A conference had to have 12 schools for a title game to be installed.  On July 1, 1991, the SEC expanded, adding Arkansas and South Carolina to the conference. With two new schools added, Kramer continued to pitch his proposal for an SEC title game to the organization.

Change is difficult for everyone, but especially the SEC. Many coaches, including Steve Spurrier met the proposal with friction and negativity.  The coaches felt that adding a championship game would give the conference an excuse to beat itself up. College football analysts felt that it was a stupid idea because if a team lost the conference title game, it would jeopardize its chance at playing for a national title.

While the conference focused on the rough, Kramer consistently pushed the positive side of the proposal.  Revenue and fan base were the two aspects Kramer had on the forefront.

Since no other conference held a title game, Kramer felt if the SEC seized the opportunity it would generate more television contracts. In return, the title game would bring in more revenue to the conference, which would help out with expansions and broaden the fan base. The organization was still unsure about the idea, yet Kramer inked a deal with ABC to air the championship game.

Florida and Alabama separated themselves from the pack before the ’92 conference title game. Both programs were dominant; however, they contrasted in style of play. The Crimson Tide stuck to the old school. From Wallace Wade to Paul Bryant, Alabama was a tradition power run team with a ferocious defense.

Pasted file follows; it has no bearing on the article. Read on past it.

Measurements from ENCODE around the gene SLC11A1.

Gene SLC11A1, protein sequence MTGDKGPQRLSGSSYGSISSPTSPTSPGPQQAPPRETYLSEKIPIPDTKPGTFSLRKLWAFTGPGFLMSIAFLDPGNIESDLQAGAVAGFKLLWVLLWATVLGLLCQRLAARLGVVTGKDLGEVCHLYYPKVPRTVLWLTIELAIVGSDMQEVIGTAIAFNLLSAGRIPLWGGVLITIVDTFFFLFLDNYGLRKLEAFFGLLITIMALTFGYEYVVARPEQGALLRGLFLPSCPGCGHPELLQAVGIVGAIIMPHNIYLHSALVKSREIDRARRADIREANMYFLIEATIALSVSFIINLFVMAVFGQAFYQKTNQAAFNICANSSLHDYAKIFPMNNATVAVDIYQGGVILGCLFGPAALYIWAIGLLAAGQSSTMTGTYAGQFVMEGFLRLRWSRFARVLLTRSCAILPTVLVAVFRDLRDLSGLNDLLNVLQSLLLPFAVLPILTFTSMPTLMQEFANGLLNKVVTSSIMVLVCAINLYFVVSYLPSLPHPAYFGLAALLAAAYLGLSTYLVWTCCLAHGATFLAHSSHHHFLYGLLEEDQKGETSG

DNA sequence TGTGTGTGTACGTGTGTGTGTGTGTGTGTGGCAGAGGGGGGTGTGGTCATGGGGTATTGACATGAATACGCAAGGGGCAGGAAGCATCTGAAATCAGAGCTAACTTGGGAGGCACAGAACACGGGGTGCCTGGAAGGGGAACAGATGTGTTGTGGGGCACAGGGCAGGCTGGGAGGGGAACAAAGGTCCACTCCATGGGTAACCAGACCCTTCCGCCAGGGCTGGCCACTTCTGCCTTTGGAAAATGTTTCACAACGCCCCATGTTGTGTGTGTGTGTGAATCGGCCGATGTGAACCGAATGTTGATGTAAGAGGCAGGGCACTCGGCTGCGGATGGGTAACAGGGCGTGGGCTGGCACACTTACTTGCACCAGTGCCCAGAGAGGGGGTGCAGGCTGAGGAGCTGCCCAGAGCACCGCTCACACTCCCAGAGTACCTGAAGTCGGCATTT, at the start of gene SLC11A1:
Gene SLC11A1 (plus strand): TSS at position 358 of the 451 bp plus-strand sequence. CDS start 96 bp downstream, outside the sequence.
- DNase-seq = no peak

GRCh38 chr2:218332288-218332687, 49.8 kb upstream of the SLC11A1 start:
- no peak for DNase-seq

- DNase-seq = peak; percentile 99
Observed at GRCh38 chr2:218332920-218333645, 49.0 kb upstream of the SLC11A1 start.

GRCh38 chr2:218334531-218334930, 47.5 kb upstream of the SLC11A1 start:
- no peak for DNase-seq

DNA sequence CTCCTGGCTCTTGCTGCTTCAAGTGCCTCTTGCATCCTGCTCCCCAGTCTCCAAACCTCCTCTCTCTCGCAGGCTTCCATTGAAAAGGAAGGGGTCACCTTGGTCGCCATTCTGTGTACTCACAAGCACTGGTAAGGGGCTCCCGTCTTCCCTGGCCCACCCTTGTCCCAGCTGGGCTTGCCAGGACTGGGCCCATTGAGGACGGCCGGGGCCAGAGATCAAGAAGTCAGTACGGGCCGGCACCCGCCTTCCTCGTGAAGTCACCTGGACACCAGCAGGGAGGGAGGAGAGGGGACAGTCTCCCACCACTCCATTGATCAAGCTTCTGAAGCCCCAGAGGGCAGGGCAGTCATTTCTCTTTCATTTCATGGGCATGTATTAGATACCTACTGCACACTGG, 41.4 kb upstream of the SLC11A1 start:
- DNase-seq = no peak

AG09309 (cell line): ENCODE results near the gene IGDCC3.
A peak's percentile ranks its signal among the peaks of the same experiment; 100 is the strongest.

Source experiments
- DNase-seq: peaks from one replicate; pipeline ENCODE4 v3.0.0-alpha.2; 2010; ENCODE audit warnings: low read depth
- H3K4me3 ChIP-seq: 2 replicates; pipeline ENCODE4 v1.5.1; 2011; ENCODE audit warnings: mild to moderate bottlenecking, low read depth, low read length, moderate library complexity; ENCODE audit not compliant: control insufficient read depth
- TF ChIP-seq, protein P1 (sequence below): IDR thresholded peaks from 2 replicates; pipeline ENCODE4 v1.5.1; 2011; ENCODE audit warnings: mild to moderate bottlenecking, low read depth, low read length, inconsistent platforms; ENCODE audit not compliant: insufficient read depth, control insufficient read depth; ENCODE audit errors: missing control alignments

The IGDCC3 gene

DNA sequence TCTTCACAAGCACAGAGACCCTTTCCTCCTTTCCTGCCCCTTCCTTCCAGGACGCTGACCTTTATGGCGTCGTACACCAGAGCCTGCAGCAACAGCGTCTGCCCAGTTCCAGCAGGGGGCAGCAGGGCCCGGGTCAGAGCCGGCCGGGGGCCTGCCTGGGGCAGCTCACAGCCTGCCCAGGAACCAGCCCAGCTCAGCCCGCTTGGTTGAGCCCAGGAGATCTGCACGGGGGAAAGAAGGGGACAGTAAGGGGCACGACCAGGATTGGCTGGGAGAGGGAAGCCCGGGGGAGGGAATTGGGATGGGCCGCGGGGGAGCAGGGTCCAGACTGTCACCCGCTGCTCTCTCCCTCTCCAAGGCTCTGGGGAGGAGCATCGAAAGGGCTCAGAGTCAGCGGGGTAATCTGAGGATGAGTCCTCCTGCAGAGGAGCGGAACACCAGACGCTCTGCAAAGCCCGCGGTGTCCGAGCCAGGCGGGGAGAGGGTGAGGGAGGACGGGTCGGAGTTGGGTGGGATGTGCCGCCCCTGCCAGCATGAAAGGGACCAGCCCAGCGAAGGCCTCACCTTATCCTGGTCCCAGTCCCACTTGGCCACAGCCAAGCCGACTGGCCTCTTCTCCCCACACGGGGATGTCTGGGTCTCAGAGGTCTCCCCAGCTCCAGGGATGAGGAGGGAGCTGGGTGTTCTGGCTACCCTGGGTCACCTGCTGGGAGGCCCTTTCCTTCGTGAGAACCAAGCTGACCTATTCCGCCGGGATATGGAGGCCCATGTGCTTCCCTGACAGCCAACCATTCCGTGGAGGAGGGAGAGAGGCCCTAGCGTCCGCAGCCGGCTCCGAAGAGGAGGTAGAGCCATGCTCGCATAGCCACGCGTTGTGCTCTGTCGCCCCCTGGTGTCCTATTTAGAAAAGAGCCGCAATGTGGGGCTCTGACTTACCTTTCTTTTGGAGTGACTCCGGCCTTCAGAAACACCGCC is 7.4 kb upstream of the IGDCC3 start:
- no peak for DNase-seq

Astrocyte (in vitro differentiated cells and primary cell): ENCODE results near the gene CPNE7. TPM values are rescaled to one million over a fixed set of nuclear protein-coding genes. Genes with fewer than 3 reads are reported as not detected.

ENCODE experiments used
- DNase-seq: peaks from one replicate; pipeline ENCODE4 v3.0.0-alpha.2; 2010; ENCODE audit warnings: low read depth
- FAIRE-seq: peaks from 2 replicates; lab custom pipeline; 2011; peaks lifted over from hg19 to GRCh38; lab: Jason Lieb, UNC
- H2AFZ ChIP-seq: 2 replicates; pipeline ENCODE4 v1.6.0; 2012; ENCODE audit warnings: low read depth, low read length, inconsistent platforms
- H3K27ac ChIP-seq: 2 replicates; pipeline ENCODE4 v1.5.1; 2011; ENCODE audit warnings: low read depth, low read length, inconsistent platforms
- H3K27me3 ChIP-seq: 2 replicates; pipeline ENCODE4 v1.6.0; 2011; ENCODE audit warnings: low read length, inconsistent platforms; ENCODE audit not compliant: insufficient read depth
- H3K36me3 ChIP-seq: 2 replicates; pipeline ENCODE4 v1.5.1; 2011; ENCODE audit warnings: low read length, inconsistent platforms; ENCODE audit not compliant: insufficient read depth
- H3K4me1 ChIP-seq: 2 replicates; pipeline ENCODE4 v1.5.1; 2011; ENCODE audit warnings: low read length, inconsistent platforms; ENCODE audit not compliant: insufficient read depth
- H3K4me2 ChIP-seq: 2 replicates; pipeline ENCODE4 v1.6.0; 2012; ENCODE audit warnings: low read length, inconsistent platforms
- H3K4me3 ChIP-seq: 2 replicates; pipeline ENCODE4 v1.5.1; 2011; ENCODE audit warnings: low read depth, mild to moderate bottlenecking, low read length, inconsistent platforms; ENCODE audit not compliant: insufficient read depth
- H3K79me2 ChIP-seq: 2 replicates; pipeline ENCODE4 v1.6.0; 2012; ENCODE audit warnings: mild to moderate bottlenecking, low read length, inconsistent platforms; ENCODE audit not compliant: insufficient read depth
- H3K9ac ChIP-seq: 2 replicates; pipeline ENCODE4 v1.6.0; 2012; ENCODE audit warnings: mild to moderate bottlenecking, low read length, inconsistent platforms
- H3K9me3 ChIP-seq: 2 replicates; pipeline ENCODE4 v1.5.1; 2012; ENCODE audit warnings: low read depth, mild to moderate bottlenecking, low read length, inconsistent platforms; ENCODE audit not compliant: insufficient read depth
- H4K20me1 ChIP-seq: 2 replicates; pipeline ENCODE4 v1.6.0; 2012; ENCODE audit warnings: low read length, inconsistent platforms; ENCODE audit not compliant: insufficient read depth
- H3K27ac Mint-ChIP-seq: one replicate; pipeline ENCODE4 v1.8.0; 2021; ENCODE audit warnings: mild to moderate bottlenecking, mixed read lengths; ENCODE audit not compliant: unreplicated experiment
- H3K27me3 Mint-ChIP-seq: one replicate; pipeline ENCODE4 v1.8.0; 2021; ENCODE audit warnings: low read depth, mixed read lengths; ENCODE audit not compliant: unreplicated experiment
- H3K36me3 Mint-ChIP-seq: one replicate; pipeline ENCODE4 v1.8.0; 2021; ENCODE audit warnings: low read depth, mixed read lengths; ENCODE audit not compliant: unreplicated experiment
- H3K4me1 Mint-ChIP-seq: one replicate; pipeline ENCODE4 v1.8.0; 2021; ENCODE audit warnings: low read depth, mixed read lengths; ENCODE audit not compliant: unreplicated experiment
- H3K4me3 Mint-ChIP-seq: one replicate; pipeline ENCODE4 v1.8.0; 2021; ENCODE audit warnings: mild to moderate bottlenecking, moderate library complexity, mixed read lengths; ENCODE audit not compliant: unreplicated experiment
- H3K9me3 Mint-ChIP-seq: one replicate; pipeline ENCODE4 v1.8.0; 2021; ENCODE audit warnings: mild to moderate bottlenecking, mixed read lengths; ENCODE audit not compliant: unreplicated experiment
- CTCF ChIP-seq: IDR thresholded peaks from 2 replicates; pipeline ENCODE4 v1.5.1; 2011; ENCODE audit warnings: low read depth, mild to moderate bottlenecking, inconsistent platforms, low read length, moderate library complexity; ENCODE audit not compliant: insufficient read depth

In the 90s, people believed that only power run teams with a tough defense could win the SEC. Under head coach Steve Spurrier, the Gators were poised to combat that idea.

As an elder statesman of the SEC, Spurrier has grown to obtain little knowledge on defense, but his main prognosis is offense. Spurrier is quarterbacks coach and has been that way since his playing days at Ben Hill Griffin Stadium.

Spurrier was Florida’s quarterback from 1963-66. In his junior season, Spurrier passed for 4,848 yards and 37 touchdowns. He was awarded the Walter Camp Memorial Trophy and the Heisman Trophy. He had a prolific collegiate career and played 10 years in the National Football League, but Spurrier’s greatest success came as a head coach.